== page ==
SNOMED CT clinical coding standard transferred to new international
4 May 2007
Northfield, Ill., USA. SNOMED Clinical Terms (SNOMED CT),
the UK-US developed standard for clinical terminology, has been acquired by
the newly formed International Health Terminology Standards Development
The new organization, which is also known as SNOMED
SDO, has acquired the intellectual property rights of SNOMED Clinical Terms
(SNOMED CT) and its antecedents from the College of American Pathologists
(CAP) for $7.8 million.
The new international organization is assuming
responsibility for the ongoing maintenance, development, quality assurance,
and distribution of SNOMED CT. The CAP will continue to support SDO
operations under an initial 3-year contract and will continue to provide
SNOMED-related products and services as a licensee of the terminology.
When implemented in software applications, SNOMED CT can be used to
represent clinically relevant information consistently worldwide as an
integral part of producing standardized electronic health records. With a
history dating back to 1965, SNOMED CT (Systematized Nomenclature of
Medicine Clinical Terms) is considered to be the most comprehensive,
multilingual clinical healthcare terminology in the world.
delighted with the initial success of this truly international undertaking,"
said Professor Martin Severs, IHTSDO Management Board chair. "Making SNOMED
CT available this way is an example of how global health cooperation can
benefit health systems, services, and products around the world."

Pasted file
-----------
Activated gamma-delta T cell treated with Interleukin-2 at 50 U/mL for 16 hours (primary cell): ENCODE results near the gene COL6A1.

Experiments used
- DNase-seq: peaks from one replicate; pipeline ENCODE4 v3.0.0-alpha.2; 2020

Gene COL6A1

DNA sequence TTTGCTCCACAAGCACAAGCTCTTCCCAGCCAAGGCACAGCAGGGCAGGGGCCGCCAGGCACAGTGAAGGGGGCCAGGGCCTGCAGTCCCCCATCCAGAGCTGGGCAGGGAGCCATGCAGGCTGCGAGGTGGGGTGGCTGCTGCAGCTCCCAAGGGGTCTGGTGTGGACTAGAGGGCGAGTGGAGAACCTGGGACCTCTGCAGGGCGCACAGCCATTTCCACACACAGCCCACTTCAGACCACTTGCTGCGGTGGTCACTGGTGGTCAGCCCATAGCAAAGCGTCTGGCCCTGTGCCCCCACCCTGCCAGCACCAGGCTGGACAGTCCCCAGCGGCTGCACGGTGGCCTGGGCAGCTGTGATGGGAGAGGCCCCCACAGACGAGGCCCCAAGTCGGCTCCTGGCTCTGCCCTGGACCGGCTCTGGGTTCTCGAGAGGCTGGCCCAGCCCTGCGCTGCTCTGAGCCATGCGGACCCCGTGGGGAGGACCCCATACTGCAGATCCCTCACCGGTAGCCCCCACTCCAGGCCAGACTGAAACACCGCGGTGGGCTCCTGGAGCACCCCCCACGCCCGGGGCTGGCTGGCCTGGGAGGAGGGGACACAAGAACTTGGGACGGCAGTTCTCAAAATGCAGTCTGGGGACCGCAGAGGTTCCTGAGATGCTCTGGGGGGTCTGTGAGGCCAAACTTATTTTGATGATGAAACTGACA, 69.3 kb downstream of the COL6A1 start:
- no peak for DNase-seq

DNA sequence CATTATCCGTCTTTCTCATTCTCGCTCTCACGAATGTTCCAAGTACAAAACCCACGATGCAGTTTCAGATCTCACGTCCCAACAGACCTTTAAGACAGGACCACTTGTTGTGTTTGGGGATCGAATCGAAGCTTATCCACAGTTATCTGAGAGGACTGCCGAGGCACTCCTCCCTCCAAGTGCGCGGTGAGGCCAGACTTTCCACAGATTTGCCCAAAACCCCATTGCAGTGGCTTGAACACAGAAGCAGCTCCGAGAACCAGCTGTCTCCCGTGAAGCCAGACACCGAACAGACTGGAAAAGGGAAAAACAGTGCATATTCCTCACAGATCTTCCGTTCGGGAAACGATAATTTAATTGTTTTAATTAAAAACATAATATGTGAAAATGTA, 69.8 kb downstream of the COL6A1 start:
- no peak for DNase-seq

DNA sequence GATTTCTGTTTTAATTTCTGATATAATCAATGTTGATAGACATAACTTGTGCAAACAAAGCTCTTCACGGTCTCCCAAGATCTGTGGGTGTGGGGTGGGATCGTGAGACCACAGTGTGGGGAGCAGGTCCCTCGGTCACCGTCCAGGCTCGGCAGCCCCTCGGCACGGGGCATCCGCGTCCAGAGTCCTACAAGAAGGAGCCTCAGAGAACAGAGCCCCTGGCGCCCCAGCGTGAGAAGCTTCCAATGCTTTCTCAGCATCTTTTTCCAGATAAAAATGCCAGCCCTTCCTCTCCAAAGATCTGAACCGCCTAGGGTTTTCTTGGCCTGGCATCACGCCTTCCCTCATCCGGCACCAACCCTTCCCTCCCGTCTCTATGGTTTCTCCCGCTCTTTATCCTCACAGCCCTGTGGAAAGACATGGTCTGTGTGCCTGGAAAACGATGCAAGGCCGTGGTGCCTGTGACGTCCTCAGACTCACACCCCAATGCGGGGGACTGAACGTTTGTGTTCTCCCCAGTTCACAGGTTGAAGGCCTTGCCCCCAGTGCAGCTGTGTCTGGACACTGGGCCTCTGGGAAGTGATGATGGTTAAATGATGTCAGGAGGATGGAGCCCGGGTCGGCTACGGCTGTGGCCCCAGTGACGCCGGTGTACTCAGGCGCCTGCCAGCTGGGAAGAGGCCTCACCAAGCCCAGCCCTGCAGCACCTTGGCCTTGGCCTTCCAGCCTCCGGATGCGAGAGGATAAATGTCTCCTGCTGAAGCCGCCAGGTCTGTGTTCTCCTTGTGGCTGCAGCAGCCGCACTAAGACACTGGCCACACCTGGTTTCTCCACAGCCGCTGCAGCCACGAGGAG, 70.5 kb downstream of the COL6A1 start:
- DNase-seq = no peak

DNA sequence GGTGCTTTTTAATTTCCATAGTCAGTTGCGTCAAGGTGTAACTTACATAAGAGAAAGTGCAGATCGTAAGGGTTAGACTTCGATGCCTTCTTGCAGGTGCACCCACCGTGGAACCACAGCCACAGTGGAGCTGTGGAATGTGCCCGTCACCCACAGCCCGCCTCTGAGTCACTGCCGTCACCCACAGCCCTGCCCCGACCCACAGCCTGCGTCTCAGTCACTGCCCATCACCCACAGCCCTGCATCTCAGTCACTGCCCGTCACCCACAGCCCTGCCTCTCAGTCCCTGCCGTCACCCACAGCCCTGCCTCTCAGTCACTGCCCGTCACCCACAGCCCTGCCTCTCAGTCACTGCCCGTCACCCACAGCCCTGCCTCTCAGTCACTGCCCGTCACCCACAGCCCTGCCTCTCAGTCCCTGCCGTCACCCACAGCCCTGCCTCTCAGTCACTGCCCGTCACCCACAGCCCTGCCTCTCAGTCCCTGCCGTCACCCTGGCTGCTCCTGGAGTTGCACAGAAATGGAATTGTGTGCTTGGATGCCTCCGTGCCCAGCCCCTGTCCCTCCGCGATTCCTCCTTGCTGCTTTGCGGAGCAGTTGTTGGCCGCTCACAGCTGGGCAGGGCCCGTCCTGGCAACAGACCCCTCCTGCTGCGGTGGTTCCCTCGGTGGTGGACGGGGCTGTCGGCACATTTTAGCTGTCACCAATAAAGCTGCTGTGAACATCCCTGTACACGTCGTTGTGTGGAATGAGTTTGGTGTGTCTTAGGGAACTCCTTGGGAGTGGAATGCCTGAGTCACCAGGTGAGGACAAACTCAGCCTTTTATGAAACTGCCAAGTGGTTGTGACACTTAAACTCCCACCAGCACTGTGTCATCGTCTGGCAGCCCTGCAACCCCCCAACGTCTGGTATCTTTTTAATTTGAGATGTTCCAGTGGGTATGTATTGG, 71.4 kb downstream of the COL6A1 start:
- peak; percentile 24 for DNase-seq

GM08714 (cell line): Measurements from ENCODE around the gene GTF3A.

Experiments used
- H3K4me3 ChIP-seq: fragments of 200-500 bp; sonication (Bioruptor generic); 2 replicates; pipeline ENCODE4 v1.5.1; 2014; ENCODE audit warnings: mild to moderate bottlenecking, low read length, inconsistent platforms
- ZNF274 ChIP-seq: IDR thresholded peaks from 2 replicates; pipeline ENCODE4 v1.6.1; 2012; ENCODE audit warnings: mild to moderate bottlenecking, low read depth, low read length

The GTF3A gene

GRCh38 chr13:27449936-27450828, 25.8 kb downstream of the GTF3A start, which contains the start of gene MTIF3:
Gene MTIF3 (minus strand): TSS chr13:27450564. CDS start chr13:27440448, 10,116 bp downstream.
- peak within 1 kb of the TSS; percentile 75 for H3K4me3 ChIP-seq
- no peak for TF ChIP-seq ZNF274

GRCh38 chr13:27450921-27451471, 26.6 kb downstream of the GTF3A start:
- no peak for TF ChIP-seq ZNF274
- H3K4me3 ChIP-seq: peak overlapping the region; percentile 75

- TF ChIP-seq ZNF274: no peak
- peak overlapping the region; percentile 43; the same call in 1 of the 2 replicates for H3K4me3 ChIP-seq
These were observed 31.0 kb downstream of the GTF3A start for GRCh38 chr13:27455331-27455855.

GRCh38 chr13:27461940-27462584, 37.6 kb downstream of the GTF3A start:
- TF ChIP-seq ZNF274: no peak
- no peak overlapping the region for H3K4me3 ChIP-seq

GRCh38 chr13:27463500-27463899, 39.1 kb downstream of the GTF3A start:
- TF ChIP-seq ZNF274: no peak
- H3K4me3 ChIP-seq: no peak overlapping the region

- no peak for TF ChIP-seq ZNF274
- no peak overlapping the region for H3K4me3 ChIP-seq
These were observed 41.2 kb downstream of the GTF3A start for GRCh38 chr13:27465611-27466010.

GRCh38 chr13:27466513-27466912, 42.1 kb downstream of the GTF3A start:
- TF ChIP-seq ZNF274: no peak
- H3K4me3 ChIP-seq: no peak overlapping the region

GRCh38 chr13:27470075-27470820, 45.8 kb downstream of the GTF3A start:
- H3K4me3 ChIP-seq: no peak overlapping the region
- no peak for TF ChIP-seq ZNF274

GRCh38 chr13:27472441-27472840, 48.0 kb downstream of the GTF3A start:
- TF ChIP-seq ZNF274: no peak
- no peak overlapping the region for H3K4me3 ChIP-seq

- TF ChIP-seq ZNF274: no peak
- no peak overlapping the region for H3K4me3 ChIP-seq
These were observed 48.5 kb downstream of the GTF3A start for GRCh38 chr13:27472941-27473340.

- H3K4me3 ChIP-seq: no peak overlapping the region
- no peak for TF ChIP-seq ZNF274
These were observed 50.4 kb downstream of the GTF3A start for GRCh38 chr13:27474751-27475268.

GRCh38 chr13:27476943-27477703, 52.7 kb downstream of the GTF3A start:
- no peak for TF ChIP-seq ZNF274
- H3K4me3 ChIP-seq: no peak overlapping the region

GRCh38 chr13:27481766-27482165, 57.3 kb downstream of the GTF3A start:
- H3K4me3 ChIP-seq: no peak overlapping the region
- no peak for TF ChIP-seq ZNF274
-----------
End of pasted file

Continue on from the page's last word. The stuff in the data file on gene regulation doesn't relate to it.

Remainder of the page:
international adoption and use of SNOMED CT has grown, it has become
apparent that an international governance structure that is open to the
entire global healthcare community would be to everyone's benefit," said
Thomas Sodeman, MD, FCAP, president of the College of American Pathologists.
"The College is proud to have assisted in this important milestone."
SNOMED CT was formed in 1999 by the convergence of SNOMED Reference
Terminology (SNOMED RT), developed by CAP in the US, and Clinical Terms
Version 3 (formerly known as the Read Codes), which was developed by the UK
National Health Service. Use of SNOMED CT can support more effective and
efficient health care and prevention within individual countries while also
supporting enhanced international public health and research activities.
The IHTSDO is registered as a not-for-profit association within Denmark. Its
Charter Members are organizations representing Australia, Canada, Denmark,
Lithuania, The Netherlands, New Zealand, Sweden, the United Kingdom, and the
Membership is open to all countries, and there is a
provision for sponsored use in developing countries. The IHTSDO will
establish formal harmonization activities with other organizations,
including the World Health Organization (WHO), to promote effective
interoperability between SNOMED CT and other health data standards.
A description of IHTSDO's principles and objectives, open and
participatory governance process, and uniform licensing terms is at